** Sagar Sandesh print version ceases to be published from December 31, 2017. New look E-paper would be available from Jan. 1, 2018 onwards. free of cost.**

Plastic Waste in the World’s Oceans Could Double by 2030, IEA Warns

The International Energy Agency has warned that the oceanic plastic waste is likely to more than double by 2030 and it will get worse if action is not taken now.

Indeed, shocking images of strangulated turtles have raised awareness about the threat to oceans from plastic waste; but IEA says unless there is a global revolution in recycling and waste management, the plastic pollution will not be effectively curbed.

It’s estimated that around 100 million metric tons of plastic waste has already “leaked” into oceans, an amount that’s increasing annually by 5 million to 15 million tons, according to research cited by the IEA. The infamous Pacific garbage patch, which covers an area three times the size of France and holds the equivalent of 250 pieces of plastic for each person on earth, may only contain as much as 79,000 tons, the IEA said.

 The problem is that recycling and waste management efforts aren’t keeping pace with the massive growth in plastic production and consumption. Less than 20 percent of plastic waste is currently collected for recycling, according to the IEA.

Global plastics production has increased by more than 10-fold since 1970, faster than any other group of bulk materials, according to the IEA. And demand has nearly doubled since the start of the millennium.

The agency projects that by 2050 production of a group of key thermoplastics including polyethylene terephthalate (used to make plastic bottles), polyethylene and PVC could grow almost 70 percent from 2017 levels. Global production would increase almost 30 percent to more than 60 kilogram per capita.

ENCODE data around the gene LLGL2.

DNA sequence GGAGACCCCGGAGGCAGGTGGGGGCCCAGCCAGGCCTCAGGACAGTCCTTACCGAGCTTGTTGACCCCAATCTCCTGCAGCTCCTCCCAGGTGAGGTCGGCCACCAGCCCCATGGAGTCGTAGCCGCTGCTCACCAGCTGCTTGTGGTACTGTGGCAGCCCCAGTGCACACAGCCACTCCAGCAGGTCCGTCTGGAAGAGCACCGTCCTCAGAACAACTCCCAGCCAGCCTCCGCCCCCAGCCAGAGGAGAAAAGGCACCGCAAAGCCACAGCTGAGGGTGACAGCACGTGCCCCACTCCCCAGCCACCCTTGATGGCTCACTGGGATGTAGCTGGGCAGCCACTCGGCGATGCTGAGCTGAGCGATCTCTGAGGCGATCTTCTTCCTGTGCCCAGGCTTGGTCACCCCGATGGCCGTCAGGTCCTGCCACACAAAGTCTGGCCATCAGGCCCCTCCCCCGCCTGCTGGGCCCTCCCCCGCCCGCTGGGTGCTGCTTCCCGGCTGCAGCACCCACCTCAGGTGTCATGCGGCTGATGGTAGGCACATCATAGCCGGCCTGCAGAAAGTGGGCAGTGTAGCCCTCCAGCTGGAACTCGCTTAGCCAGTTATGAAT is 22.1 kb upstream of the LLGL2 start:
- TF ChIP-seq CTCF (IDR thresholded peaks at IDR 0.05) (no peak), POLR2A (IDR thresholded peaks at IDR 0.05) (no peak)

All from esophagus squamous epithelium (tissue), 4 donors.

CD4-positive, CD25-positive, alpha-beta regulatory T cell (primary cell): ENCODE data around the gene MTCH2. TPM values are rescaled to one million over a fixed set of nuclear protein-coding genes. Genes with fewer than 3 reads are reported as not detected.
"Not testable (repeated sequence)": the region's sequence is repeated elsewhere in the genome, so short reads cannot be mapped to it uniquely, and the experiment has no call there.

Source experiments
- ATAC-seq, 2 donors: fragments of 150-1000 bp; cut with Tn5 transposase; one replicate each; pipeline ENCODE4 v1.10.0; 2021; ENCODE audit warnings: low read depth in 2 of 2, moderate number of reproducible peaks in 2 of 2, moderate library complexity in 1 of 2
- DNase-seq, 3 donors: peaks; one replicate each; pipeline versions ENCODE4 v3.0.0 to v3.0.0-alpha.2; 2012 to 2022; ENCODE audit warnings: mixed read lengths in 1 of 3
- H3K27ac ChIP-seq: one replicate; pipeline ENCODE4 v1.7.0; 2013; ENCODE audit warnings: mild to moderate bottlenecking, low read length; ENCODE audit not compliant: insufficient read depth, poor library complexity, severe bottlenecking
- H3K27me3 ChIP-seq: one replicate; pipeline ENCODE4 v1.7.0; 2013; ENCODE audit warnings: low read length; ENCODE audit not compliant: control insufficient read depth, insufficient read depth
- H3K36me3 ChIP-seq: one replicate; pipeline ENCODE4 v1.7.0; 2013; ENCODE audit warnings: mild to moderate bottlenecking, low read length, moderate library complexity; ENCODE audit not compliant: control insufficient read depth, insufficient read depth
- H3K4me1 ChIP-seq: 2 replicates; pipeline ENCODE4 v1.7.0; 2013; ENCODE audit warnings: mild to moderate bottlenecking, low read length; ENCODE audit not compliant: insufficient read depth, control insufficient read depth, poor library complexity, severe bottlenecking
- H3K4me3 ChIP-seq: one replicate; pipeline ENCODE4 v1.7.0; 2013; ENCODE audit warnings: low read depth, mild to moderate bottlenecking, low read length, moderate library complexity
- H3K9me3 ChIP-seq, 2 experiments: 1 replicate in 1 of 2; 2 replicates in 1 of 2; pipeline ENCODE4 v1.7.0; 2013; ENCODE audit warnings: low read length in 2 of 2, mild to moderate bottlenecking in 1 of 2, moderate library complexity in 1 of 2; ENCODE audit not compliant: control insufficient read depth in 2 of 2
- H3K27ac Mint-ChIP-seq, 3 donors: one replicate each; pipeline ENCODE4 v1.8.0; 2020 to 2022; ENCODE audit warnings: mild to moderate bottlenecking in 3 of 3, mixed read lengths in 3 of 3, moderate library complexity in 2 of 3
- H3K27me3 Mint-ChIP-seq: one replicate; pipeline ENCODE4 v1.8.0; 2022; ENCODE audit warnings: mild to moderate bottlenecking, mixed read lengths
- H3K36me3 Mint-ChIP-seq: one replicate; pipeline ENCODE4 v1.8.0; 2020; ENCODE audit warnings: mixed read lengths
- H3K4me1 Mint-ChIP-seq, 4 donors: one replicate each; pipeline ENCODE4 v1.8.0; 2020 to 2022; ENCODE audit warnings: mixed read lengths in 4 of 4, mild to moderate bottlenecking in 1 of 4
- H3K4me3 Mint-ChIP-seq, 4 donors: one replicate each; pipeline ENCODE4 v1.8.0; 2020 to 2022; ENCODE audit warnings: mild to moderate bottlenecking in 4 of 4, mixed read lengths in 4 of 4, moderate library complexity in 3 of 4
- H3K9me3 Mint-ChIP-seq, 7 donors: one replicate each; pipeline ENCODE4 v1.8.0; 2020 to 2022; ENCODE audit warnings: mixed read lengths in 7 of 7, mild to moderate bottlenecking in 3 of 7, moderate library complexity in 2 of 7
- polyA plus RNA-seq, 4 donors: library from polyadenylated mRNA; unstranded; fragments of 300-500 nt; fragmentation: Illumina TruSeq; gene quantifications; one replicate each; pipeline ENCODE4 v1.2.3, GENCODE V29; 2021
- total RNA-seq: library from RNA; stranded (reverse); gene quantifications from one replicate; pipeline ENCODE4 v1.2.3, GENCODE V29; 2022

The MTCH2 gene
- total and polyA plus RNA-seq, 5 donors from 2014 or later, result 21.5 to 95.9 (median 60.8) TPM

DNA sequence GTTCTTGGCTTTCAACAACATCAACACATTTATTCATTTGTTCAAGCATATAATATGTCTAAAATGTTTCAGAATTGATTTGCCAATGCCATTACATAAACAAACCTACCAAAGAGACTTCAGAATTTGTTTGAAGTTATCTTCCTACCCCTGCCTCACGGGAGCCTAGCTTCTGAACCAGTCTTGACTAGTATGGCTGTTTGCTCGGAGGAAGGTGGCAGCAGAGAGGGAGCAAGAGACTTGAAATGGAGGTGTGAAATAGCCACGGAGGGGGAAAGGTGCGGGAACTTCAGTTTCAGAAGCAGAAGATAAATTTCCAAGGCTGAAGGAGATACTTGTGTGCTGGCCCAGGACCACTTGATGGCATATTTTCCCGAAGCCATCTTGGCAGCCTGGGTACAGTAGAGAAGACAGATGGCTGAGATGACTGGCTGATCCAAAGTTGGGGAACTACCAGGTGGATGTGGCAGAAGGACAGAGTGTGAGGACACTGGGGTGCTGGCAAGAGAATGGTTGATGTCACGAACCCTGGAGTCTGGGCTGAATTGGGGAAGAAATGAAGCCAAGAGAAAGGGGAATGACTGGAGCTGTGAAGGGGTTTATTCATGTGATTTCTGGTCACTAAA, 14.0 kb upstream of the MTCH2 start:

Emerging Economies

The U.S., Europe, and other developed economies currently use as much as 20 times more plastic per capita than emerging economies, according to the IEA. Developing nations will increase their share of global consumption as their populations get bigger and wealthier, while use by developed countries remains stable or declines.

“Without ambitious action being taken globally, particularly in regions in which plastic demand is growing rapidly, current trends of plastic leakage are unlikely even to slow, let alone reverse,” the IEA said.

The IEA’s projections are according to its Reference Technology Scenario, or how things could develop based on today’s policies and behavior. The future is less bleak under its Clean Technology Scenario.

This model is based on the agency’s Sustainable Development Scenario, which takes “a vision of where the energy sector needs to go and works back from that to the present, rather than projecting forward from today’s trends.”

Under this scenario, “environmental impacts decline across the board”. Thanks to waste management improvements and a rapid increase in recycling, cumulative plastic waste in oceans could be halved by 2050 compared with the RTS scenario. This would require the elimination of materials that defy collection, such as microbeads and ultra-thin plastic films.

As well, “achieving this goal entails a transformation in waste management practices across the globe,” the IEA said, “including widespread waste collection in regions that have poor systems in place at the moment, if at all.

 

Disclaimer
Copyright © 2018 PORT TO PORT - Shipping Services Portal ( Sagar Sandesh ). All rights reserved.

Follow Us